Did you know that as of late September 2021, there are 7,941 satellites orbiting the earth? We use them for a number of things, such as navigating our local area when trying out a new restaurant or grocery store.
But do you know how these satellites work? And what’s the difference between things like the Global Navigation Satellite System (GNSS) and the Global Positioning System (GPS)?
Read on to find out all about the GNSS!
What Is GNSS?
As you already know, “GNSS” stands for “Global Navigation Satellite System”. This is a system (or constellation) of numerous satellites that give positioning and timing information to receivers back on earth.
The GNSS receivers then interpret the data, and as a result, you get a location from it.
The “G” part of “GNSS” is “global”, which means there are satellites all over the world. So what makes it different from GPS, which you might be familiar with when driving around?
The thing is, GPS is actually part of the GNSS; more specifically, the American one. Other global satellite systems include Galileo (European Union), GLONASS (Russia), BeiDou Navigation Satellite System (China), QZSS (Japan).
How Does GNSS Work?
All GNSS satellites work in the same way, regardless of their age and design. These orbit the earth once approximately every 12 hours.
Basically, the satellites transmit L-Band waves (L1 and L2). These waves are transmitted from space down to earth, where the receivers are.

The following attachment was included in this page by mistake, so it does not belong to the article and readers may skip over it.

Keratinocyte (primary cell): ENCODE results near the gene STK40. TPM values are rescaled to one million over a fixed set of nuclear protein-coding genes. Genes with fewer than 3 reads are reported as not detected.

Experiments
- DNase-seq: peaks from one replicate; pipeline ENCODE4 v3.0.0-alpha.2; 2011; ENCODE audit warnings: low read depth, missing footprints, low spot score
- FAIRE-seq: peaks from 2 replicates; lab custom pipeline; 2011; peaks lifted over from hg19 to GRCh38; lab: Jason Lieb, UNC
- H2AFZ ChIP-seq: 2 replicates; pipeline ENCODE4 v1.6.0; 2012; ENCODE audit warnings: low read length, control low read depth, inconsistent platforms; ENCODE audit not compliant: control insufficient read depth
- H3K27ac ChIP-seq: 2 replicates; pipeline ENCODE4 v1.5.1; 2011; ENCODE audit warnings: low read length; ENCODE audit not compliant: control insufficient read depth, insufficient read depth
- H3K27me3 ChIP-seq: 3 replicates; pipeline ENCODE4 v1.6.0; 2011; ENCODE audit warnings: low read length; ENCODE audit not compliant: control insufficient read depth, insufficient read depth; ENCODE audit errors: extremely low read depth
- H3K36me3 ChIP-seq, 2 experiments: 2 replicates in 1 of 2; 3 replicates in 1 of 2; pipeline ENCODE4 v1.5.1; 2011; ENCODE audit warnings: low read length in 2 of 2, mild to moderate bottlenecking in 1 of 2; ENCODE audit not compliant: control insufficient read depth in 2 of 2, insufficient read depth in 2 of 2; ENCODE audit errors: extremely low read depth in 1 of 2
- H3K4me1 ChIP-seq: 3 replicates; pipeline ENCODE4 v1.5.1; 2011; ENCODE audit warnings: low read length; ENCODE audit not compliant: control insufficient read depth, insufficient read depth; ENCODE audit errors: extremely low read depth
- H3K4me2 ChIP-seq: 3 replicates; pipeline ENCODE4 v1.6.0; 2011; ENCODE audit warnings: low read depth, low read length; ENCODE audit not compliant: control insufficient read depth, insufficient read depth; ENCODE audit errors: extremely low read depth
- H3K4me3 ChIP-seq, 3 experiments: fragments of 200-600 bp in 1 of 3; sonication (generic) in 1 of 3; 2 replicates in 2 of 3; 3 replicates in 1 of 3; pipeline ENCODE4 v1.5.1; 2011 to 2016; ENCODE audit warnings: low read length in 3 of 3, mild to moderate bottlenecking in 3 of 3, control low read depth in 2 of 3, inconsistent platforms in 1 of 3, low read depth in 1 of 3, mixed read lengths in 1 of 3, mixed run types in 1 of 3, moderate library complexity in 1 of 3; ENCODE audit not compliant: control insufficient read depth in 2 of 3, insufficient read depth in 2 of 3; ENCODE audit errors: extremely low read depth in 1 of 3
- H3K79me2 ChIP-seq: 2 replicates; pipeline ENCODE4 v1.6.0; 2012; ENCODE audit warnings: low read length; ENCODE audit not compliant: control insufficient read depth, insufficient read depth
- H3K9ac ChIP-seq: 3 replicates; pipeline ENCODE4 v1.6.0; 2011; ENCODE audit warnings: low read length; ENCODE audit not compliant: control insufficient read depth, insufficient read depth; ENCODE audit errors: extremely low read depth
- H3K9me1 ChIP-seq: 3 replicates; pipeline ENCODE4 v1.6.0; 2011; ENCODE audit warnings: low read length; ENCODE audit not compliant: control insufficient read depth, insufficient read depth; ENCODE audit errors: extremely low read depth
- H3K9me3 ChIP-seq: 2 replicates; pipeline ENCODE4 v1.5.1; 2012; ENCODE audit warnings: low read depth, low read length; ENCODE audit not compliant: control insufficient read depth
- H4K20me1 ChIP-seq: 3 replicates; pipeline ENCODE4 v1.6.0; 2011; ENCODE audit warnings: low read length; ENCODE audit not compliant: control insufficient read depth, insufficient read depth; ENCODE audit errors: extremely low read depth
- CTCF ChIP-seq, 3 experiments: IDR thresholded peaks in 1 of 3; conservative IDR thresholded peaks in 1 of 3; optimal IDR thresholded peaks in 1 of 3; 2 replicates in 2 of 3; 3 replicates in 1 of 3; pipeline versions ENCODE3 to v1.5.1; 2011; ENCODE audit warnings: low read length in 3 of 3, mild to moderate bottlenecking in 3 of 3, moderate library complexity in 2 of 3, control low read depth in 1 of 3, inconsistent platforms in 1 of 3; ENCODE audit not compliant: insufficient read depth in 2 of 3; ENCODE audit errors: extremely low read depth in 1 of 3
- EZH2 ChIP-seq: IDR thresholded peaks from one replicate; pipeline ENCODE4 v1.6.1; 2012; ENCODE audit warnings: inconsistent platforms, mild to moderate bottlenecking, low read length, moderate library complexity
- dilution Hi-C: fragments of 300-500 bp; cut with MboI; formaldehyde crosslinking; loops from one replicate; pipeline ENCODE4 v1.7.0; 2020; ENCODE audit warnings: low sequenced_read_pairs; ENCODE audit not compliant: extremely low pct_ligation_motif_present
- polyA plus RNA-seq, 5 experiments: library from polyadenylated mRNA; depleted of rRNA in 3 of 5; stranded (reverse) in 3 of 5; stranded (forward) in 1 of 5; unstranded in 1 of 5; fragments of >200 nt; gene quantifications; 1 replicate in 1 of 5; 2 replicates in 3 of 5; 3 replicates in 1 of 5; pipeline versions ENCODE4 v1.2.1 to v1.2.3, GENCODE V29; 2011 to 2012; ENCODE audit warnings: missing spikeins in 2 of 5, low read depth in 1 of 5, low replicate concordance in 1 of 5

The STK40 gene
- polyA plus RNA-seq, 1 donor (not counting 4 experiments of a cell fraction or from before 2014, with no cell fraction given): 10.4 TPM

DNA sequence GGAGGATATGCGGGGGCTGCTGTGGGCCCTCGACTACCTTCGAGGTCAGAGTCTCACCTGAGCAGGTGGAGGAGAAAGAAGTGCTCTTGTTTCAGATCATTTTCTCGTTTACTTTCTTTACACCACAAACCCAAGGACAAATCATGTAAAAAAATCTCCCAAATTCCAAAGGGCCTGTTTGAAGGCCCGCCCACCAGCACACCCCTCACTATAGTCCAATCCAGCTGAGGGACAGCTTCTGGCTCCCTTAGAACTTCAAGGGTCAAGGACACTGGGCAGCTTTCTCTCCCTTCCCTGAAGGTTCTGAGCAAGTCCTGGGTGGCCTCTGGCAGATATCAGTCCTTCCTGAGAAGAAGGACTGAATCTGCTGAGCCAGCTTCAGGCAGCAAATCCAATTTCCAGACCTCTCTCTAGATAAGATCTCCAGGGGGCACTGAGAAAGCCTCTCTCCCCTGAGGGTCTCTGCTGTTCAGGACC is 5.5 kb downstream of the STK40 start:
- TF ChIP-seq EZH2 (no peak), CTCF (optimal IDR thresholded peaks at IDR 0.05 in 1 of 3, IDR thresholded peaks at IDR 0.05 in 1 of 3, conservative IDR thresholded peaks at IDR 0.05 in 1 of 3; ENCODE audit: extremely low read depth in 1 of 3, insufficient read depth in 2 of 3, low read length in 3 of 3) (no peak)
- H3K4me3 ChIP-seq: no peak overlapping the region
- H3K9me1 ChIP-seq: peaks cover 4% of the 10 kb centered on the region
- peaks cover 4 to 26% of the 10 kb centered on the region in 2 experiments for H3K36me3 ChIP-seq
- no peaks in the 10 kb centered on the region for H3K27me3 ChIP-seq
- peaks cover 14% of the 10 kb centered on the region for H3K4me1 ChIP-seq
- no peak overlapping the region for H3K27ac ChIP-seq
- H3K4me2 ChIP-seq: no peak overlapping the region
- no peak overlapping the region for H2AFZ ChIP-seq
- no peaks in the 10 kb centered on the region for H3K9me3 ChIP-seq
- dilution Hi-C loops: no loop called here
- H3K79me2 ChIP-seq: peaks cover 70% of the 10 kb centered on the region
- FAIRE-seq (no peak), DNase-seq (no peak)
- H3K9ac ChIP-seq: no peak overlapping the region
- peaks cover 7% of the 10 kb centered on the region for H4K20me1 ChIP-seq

The receivers have 2 main parts: the antenna and the processing unit. Just like with an analog TV antenna, the GNSS antenna receives the L-Band waves. The antenna then transmits the data to the processing unit, which then interprets the data and gives you a location.
For a GNSS receiver to give you a location, it must receive data from at least 3 satellites.
What Is GNSS Used For?
As you’ve already guessed, GNSS is used by regular consumers to get from place to place. You’re probably familiar with the GPS function on your smartphone, as well as things like TomTom and SatNav for your cars.
However, the application for GNSS reaches far beyond that! For example, with CRPA GPS, they use the GNSS to simulate military and commercial devices for testing purposes in the lab.
GNSS is also used to map areas and to track movement for objects and people. This might sound nefarious, but in reality, it’s quite innocent. For instance, farmers often use GNSS to locate and track their equipment, as well as to plan the routes on their fields.
Appreciate the Global Navigation Satellite System
Now that you know what the Global Navigation Satellite System (GNSS) is and what it does, don’t you have a newfound appreciation for technology? Not only does it help you get around from point A to point B, but it has many other applications in the world that make it a better place!
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